Twelve years. It’s taken me twelve long years to move the word “surrender” from the abstract idea column to the action column. Surrender has become an action, rather than the absence of action. It has moved columns because I have learned it is, by far, the hardest thing to do.
I have had some success with raising the white flag. I no longer have any preconceived notion of catching a thrown ball or successfully geolocating my way home from, basically, anywhere. But surrendering to the fact that I can not stop my own child from illegal drug use – that is heart-smashingly difficult. But reality keeps reminding me. I can not stop her from calling her drug dealer when she is overly anxious. I can not stop her from spending all of her savings, and neglecting car payments, rent, insurance and credit card bills – leaving her penniless (and sometimes homeless) time and time again. I can’t stop her from choosing to smoke crack because her sublocade shot prevents an opiate high. I can’t stop her from laying in bed for days on end after buying designer benzodiazepines from dark web shopping malls. I can not stop her from slowly – or quickly – killing herself. I want to stop her. There is nothing more that I want to stop.
Surrendering is not a new concept in the world of addiction. It’s literally step one of the Big Book. To move forward an addict must admit they are “powerless over drugs and alcohol.” This sort of surrendering is not just word play. It requires deeply accepting the insanity of their situation: admitting years wasted trying to manage, control, deny or ignore the disease. It’s the hardest, most essential, step.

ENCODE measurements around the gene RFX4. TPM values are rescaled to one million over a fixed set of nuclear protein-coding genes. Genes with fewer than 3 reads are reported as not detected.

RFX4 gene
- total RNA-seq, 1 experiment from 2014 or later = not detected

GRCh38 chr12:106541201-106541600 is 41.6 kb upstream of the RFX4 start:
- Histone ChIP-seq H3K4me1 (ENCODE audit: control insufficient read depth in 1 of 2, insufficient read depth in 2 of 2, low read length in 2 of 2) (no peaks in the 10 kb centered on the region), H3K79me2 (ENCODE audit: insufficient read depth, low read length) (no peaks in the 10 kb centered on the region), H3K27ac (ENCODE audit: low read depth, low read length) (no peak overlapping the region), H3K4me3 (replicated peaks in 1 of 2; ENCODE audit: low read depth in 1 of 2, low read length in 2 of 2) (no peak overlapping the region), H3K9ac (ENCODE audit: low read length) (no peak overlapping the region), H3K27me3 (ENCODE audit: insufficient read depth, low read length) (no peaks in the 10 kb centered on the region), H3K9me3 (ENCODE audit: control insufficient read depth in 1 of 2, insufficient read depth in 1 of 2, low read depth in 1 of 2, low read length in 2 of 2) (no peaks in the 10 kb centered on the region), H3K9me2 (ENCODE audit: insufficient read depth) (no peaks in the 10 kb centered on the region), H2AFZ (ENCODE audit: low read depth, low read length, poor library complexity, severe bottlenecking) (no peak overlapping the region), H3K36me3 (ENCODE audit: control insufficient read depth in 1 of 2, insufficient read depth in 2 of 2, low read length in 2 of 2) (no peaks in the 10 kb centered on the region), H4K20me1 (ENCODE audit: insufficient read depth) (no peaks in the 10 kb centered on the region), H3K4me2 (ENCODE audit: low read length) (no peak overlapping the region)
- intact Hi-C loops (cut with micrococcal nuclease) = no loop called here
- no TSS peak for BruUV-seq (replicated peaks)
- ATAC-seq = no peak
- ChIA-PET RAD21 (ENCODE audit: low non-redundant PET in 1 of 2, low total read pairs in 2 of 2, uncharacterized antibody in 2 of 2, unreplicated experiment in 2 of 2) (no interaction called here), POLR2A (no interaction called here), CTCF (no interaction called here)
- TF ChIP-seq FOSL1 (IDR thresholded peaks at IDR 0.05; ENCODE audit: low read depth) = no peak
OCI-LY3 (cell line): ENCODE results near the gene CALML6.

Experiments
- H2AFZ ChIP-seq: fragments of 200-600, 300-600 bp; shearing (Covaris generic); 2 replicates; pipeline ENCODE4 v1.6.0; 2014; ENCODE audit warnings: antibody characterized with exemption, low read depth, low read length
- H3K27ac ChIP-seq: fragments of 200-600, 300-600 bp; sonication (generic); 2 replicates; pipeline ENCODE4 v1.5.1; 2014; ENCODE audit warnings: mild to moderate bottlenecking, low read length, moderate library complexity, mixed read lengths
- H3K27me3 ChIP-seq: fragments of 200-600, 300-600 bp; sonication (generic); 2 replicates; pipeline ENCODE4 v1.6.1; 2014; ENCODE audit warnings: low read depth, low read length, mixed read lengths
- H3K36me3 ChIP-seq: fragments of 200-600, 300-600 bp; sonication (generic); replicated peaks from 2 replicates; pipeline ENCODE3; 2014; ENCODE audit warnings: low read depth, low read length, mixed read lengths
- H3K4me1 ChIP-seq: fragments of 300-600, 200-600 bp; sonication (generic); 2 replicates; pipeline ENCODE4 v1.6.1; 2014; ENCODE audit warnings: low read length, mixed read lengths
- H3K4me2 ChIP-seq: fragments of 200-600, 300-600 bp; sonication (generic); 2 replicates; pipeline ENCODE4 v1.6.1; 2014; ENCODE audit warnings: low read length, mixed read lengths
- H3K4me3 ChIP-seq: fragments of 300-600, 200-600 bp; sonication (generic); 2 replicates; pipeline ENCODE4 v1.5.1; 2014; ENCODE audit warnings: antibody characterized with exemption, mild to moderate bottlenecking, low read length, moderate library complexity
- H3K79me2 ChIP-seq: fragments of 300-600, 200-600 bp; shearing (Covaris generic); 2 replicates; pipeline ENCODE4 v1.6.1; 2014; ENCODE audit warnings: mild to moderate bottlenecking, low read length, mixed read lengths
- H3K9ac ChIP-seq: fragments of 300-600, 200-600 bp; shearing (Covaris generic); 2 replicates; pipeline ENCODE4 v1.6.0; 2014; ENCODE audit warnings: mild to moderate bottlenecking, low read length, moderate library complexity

Well it appears that us loved ones have to do it too. Not just pretend to do it. Or half-heartedly do it. I have to admit I can not will her to sobriety. I can not find the perfect rehab. Or a psychiatrist with a magic wand. I can not make her use her “recovery tool box.” I am helpless. Twelve long years have taught me this. Step one of the Al-Anon Big Book requires “admitting we are powerless.” Powerless meaning letting go of any misconception of control. And then actually stopping the manic, obsessive searching for the Holy Grail. So many of us admit we can’t solve it, but then spend endless hours actively trying to solve it! The stakes are so high: it’s hard to stop oneself. But after a certain amount of time we must. And, most worrisome, we must stop any future projection of everlasting wellness for our loved one. We must accept what is. It is not up to us – no matter how much we want it, work on it or wish for it.
We must surrender.
Not “sort of” surrender.
Here’s the difference though: They must let go to live.
We must let go of wanting them to live.
And that’s a very big difference.